Corynebacteria species are commonly found in nature's soil, water, plants, and food products. With exception to diphtheria, they can even be found in the mucosa and normal skin flora of humans and animals. Some species are known for their pathogenic effects in humans and other animals. Perhaps the most notable one is C. diphtheriae, which produces diphtheria toxin. There are a few other species that can cause disease, but they typically affect only those with immunocompromised systems.
The most notable human infection is diphtheria, caused by Corynebacterium diphtheriae. It is an acute and contagious infection characterized by pseudomembranes of dead epithelial cells, white blood cells, red blood cells, and fibrin that form around the tonsils and back of the throat. It is an uncommon illness that tends to occur in school-aged children, the elderly, immunocompromised people, and those with prosthetic devices such as heart valves, shunts, or catheters. It can occasionally infect wounds, the vulva, the conjunctiva, and the middle ear. It can also be spread within a hospital.
Several species cause disease in animals, most commonlyC. pseudotuberculosis which causes caseous lymphadenitis. Some are also pathogenic in humans. Some attack healthy hosts, while others tend to attack the immunocompromised. The effects of infection include: granulomatous lymphadenopathy, pneumonitis, pharyngitis, skin infections, and endocarditis. Corynebacterial endocarditis is seen most frequently in patients with intravascular devices. C. tenuis is believed to cause trichomycosis palmellina and trichomycosis axillaris. C. striatum may cause axillary odor and C. minutissimum causes erythrasma (brown, scaly skin patches).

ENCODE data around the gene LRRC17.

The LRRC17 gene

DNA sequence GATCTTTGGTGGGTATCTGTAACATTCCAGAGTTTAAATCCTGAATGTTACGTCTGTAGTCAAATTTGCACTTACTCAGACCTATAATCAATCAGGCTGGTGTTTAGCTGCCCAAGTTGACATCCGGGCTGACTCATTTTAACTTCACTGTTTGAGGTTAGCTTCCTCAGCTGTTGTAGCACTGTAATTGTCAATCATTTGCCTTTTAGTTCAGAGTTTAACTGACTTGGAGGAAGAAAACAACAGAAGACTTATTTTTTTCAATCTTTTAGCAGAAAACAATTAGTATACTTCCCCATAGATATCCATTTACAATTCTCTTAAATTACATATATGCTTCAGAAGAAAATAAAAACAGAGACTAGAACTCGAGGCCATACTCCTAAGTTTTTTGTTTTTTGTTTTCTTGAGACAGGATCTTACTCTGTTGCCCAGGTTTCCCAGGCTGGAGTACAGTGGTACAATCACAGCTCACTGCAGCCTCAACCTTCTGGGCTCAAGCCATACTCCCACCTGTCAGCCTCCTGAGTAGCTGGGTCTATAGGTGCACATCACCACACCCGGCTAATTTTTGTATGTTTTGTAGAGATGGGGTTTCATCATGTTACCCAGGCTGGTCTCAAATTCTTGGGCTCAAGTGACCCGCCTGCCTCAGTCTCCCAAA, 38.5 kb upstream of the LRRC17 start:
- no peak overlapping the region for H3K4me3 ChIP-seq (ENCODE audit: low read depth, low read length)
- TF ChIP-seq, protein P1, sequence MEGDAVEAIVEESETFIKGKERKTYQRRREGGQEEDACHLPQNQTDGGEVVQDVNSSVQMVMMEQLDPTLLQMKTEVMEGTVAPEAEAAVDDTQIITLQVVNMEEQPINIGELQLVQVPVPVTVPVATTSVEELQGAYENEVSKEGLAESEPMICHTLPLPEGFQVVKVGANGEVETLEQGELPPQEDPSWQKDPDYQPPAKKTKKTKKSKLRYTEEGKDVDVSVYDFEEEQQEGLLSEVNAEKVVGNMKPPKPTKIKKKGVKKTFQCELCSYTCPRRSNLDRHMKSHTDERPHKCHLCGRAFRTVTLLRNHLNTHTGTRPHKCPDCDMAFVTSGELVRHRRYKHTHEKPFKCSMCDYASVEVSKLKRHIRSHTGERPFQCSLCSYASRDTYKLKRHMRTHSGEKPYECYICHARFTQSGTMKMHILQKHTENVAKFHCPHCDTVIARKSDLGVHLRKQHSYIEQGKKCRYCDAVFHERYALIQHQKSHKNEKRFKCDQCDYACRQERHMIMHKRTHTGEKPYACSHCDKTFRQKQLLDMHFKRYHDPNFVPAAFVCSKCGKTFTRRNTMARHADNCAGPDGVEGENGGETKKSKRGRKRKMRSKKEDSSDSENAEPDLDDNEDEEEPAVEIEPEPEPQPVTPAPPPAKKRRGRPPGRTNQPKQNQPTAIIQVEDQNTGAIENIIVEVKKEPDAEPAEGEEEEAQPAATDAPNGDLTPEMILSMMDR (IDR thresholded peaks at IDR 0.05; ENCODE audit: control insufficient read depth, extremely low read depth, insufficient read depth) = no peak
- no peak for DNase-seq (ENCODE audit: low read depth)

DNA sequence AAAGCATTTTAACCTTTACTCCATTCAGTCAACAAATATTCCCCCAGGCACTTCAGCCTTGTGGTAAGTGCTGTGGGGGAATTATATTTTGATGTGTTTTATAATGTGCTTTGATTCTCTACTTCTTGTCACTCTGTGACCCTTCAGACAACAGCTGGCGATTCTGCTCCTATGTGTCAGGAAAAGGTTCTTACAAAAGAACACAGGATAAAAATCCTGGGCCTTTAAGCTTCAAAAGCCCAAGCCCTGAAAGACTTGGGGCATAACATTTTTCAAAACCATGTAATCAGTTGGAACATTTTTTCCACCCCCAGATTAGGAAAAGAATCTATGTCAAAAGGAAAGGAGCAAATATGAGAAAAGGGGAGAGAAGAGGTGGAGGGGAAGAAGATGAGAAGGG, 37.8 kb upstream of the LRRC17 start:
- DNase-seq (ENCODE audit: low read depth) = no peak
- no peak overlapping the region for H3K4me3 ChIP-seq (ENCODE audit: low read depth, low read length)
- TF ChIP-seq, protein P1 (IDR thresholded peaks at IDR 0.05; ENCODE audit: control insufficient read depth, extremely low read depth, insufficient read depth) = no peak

Non-pathogenic species of Corynebacterium are used for very important industrial applications. These include: the production of amino acids, nucleotides, and other nutritional factors; bioconversion of steroids; cheese aging; and production of enzymes. Some species produce metabolites similar to antibiotics, anti-tumor agents, etc. One of the most studied species is C. glutamicum, whose name refers to its ability to produce glutamic acid in aerobic conditions. It is used in the food industry as monosodium glutamate (MSG) in the production of soy sauce and yogurt.
Species of Corynebacterium have been used in the mass production of various amino acids including glutamic acid which is a popular food additive made at a rate of 1.5 million tons per year. The metabolic pathways of Corynebacterium have also been altered to produce lysine and threonine. So it is possible that you have one strain or another of this bacterial genus from the foods and supplements you take!
This Quantum Formula antidotes the various species in the Corynebacterium genus.